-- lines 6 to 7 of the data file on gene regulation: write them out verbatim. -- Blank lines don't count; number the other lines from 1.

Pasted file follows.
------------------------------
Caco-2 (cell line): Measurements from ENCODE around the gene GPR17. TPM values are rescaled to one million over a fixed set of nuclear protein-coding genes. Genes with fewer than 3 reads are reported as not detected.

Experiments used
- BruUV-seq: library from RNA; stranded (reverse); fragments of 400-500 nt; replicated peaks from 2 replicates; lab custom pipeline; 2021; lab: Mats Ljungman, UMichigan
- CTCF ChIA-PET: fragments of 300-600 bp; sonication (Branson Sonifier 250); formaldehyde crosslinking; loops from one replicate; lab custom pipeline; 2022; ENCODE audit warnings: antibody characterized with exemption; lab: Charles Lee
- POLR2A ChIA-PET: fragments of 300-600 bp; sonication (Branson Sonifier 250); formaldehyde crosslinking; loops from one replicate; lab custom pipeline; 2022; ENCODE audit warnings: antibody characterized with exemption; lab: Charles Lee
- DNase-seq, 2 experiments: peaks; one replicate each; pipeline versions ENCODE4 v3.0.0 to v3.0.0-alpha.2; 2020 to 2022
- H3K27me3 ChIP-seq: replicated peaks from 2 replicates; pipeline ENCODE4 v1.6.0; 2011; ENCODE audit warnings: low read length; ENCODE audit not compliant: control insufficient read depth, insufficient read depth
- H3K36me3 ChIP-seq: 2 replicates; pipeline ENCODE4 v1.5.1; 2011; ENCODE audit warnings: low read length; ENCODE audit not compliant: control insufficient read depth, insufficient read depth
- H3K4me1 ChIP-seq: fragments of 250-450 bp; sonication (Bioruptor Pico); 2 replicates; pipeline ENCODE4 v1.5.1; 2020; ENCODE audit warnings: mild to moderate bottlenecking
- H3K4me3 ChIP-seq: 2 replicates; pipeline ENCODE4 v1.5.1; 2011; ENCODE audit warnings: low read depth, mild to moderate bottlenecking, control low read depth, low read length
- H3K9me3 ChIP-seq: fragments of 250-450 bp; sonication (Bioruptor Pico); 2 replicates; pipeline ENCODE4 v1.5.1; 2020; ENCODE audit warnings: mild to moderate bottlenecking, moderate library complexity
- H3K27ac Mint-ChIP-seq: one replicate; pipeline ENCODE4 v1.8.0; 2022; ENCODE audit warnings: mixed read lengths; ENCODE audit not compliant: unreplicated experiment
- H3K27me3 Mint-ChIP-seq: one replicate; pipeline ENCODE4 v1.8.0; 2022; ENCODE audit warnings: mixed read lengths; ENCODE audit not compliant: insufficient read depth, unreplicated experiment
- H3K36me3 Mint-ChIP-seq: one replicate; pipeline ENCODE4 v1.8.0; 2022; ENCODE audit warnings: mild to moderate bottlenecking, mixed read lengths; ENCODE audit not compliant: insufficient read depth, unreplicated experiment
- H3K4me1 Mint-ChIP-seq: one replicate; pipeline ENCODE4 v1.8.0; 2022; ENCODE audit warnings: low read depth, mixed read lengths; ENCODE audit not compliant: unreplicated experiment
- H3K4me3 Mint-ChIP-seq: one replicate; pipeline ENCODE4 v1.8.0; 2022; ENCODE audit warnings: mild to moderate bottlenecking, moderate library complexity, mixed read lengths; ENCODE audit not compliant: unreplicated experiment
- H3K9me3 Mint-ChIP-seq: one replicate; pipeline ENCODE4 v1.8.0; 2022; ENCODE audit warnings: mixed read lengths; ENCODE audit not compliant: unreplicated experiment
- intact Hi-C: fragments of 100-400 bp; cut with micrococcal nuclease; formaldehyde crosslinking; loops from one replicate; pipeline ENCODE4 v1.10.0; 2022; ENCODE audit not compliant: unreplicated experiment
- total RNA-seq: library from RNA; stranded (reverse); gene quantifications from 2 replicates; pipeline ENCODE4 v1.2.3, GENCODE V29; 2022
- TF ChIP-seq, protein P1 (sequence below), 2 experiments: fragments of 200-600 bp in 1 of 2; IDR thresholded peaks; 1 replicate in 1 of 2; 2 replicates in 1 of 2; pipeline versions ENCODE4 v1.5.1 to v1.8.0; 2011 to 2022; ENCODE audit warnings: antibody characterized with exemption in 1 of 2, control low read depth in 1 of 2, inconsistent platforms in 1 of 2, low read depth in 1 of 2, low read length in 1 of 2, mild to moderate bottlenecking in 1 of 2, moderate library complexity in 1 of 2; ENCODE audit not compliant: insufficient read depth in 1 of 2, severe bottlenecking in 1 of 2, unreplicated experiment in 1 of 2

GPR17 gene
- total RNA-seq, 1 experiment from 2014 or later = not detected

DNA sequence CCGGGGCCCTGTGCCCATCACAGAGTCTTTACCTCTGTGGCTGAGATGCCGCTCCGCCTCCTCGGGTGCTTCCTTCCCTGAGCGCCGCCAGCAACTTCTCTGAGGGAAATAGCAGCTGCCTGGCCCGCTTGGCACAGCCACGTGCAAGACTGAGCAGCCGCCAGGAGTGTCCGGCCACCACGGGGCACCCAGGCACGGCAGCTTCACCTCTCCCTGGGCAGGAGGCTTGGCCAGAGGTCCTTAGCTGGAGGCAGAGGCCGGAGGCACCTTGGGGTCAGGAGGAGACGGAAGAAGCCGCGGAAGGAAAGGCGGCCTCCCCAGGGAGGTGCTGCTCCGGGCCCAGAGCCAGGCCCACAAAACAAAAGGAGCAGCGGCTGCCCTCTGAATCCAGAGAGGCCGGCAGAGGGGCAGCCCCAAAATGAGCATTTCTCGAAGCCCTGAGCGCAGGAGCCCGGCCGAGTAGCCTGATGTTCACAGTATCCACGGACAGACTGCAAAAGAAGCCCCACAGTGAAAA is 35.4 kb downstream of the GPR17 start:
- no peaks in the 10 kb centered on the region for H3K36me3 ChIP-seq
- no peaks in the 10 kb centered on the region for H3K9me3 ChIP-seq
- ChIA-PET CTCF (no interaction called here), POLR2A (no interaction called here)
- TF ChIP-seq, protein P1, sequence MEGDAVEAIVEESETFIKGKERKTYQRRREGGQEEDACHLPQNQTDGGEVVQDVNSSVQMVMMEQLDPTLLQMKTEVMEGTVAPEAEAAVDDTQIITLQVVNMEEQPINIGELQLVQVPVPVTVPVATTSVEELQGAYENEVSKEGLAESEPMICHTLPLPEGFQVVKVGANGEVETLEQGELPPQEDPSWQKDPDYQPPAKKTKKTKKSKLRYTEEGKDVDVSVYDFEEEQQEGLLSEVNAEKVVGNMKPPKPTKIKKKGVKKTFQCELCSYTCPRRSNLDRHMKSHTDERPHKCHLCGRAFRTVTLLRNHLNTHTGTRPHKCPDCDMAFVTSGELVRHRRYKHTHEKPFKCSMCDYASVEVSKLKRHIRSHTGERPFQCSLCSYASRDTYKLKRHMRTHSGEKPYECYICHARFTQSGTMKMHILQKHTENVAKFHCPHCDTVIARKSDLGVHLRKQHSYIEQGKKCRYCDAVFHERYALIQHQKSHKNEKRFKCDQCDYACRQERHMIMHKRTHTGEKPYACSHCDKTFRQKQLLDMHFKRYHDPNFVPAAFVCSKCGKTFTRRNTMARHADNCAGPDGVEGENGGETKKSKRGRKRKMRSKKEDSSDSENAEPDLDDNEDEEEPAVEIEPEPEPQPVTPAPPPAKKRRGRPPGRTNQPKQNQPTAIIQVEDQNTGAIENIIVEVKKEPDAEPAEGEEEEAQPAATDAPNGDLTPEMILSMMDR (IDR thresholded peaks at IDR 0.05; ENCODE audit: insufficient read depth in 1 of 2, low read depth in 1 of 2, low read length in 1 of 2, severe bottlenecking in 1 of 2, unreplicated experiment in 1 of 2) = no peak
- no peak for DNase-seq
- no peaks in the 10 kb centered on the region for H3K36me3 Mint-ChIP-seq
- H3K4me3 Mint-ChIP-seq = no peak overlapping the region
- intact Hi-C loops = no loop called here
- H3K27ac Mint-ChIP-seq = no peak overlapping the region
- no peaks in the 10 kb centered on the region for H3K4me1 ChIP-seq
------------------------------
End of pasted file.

- DNase-seq, 2 experiments: peaks; one replicate each; pipeline versions ENCODE4 v3.0.0 to v3.0.0-alpha.2; 2020 to 2022
- H3K27me3 ChIP-seq: replicated peaks from 2 replicates; pipeline ENCODE4 v1.6.0; 2011; ENCODE audit warnings: low read length; ENCODE audit not compliant: control insufficient read depth, insufficient read depth